A little more than a year ago my mother-in-law broke her hip in three places, had immediate surgery to repair it, and has recovered well. It was an interesting adventure for sure and a very personal and instructive one for the entire family.
You see Diane didn’t die, though she did, at the age of 75, recognize her life is finite. Her dream of living a good life and then gracefully dying without any medical traumas had just died and along with it many other things we might not necessarily link to death or loss. Let me list a few for you so you can see and understand all the other losses we can experience that mimic death.
Diane led and still leads a very active life. She was always out and about, an art class, a Spanish classes, visits with friends, outings, shopping – she was free and very mobile. Diane also prided herself in being a caring person and supported family and friends in need. She was independent and self reliant, a take charge kind of gal.
Well, all of a sudden much of how Diane lived her life was no longer available to her. She lost, at least temporarily, her;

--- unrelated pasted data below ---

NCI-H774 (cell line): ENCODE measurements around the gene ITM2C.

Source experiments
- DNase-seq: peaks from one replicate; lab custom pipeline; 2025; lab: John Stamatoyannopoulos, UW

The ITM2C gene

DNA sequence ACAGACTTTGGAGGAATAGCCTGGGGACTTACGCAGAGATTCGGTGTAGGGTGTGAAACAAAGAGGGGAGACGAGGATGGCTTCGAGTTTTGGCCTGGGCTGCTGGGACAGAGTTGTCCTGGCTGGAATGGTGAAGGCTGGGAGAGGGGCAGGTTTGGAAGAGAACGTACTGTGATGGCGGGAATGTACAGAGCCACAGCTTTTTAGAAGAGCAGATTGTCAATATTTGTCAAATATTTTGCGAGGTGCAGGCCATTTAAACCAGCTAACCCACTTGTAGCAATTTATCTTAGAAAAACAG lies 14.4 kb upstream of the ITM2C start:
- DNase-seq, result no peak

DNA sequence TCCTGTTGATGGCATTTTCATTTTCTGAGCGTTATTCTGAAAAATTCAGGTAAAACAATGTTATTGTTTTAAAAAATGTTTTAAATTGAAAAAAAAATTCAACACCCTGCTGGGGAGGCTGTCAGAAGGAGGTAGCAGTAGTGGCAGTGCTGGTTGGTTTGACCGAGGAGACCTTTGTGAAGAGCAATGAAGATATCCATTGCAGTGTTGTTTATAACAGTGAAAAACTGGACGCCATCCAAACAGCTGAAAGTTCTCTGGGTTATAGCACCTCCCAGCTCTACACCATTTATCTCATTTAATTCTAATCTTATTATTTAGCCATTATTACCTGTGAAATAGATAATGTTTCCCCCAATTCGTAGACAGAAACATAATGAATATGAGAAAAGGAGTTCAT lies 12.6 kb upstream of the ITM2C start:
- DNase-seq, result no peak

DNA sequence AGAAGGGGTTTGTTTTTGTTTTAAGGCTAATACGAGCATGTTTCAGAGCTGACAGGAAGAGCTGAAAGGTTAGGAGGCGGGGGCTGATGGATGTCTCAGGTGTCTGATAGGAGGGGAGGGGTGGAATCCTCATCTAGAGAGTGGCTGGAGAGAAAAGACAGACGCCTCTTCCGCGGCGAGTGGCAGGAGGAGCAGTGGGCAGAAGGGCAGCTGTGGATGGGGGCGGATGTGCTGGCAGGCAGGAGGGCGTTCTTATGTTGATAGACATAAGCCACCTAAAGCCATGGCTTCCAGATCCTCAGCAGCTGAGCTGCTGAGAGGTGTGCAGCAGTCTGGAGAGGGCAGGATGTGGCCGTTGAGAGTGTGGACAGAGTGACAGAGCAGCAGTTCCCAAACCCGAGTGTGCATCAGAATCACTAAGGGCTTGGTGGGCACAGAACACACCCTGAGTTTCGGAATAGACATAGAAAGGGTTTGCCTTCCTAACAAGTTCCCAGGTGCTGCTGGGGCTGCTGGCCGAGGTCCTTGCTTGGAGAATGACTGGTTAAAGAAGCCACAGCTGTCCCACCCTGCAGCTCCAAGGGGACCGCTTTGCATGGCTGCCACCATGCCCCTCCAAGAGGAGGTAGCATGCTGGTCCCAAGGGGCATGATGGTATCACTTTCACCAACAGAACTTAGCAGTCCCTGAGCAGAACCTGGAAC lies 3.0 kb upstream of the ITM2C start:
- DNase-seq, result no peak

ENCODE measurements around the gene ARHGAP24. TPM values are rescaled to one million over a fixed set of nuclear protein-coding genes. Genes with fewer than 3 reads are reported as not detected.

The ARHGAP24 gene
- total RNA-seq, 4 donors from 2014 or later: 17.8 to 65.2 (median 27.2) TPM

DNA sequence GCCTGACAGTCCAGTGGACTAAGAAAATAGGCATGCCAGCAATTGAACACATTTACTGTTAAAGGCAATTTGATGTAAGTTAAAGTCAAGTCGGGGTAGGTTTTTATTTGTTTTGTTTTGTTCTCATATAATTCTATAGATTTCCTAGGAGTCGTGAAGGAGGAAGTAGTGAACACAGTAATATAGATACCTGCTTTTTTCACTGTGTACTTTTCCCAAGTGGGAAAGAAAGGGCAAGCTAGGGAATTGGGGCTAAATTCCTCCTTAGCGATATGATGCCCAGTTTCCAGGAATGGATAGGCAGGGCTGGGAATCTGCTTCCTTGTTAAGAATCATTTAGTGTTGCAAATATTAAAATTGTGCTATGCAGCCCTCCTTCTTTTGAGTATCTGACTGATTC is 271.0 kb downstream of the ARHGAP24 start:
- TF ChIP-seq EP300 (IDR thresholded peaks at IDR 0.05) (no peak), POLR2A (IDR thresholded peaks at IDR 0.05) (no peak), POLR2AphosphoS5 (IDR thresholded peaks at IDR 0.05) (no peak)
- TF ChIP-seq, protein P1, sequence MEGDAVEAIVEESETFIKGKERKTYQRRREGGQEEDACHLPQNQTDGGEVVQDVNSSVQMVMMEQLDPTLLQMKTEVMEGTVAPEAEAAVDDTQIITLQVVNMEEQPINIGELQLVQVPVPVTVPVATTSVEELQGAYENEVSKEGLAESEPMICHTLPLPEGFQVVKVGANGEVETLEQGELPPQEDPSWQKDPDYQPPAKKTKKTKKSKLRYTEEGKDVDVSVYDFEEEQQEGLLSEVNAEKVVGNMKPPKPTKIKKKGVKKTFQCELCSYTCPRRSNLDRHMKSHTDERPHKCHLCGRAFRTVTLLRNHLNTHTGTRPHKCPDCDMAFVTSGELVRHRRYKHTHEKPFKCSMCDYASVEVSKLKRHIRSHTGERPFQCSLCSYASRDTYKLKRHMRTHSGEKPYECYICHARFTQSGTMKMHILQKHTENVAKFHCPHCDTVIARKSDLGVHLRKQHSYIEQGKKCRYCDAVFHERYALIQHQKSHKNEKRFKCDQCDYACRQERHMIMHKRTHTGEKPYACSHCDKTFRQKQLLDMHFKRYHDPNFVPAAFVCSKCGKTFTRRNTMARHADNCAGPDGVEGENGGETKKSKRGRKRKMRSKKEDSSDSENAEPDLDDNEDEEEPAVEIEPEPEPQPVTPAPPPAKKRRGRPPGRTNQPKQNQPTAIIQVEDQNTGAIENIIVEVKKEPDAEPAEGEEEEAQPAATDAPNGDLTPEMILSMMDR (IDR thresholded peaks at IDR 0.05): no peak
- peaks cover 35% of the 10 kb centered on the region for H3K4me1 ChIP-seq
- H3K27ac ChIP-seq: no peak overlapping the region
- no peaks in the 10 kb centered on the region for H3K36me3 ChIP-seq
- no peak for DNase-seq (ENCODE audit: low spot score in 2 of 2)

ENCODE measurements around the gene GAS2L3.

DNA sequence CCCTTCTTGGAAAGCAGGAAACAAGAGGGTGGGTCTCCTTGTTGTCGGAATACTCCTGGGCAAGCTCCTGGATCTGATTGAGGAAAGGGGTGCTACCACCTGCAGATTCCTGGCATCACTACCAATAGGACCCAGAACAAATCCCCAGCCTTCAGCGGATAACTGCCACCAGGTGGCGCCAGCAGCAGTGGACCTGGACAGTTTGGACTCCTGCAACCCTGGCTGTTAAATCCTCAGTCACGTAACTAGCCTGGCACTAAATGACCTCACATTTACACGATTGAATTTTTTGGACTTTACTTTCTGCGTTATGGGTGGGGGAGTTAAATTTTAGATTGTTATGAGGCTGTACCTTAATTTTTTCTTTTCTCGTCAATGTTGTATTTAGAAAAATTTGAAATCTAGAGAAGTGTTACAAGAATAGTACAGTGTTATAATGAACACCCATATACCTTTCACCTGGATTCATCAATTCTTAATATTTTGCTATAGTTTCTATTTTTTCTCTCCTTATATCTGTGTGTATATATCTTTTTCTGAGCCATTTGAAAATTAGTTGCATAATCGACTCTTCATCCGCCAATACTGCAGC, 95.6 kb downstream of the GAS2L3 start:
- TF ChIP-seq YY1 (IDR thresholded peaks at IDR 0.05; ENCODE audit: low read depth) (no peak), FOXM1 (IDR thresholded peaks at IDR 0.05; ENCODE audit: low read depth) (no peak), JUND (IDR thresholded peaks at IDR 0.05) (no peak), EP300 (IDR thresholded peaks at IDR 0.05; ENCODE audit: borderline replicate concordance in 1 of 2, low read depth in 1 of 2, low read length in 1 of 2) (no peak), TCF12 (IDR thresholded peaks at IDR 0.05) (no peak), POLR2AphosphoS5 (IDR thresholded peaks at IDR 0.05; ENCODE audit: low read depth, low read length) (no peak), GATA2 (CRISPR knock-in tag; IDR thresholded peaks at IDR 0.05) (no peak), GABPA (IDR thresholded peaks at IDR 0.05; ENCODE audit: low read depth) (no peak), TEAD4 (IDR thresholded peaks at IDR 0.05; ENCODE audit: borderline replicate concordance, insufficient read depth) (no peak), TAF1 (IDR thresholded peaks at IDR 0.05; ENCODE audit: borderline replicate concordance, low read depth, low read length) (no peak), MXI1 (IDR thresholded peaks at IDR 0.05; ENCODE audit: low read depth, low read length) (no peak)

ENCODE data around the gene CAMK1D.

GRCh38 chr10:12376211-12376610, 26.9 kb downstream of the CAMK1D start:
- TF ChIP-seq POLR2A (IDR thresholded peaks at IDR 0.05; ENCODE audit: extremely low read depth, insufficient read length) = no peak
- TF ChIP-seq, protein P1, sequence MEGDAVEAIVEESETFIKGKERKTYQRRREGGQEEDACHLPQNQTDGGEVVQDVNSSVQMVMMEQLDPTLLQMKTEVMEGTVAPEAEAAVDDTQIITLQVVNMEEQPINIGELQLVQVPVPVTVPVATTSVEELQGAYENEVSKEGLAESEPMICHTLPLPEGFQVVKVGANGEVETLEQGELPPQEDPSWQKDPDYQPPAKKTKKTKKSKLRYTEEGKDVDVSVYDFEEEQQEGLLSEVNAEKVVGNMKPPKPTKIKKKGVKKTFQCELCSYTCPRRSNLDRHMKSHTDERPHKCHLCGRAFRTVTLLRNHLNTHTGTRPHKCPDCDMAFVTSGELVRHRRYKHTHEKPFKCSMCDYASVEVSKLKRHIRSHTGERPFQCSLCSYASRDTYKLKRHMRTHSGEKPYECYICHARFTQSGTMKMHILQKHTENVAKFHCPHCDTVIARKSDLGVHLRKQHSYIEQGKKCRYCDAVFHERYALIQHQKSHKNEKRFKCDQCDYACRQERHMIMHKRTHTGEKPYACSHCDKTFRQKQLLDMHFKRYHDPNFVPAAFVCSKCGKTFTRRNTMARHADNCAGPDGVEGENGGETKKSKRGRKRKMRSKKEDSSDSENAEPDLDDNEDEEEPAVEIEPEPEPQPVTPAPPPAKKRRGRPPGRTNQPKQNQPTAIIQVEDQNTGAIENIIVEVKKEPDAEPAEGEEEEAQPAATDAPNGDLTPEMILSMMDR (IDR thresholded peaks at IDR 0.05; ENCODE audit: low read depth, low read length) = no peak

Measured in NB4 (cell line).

- Hobbies and Pastimes
- Social Outings
- Ability to Contribute, and
- Role or Position in the Family – her identity
All of these represent mini-deaths, losses that are a direct result of her broken hip. Each of these changes had its own emotional and mental basket of responses. Each needed to be recognized, acknowledged and dealt with in order that Diane had a full and healthy recovery as possible. It was challenging because Diane wanted and to this day still wants her ‘normal’ back. She wants to be able to hop in the car and go to art class; she wants to hop in the car and go shopping or visiting; she wants to get into the garden and do some fall clean up; she wants to contribute to the family chores and tasks of daily living without any restrictions such as pain or fatigue.
We her family needed to step into those roles and tasks temporarily until she was once again able to participate. We became her arms and legs so to speak; we became her driver; we became her shopper; her cook; her helping hand; her cheerleaders and admittedly Diane resented it all. Though appreciative of all the support she just wanted her ‘normal’ back; her freedom to come and go; and her capacity to do things for herself.
It is tender territory we walk through when we give care to others. How do we do so and at the same time empower those we give care to in ways that they can still feel valued and valuable and not a burden?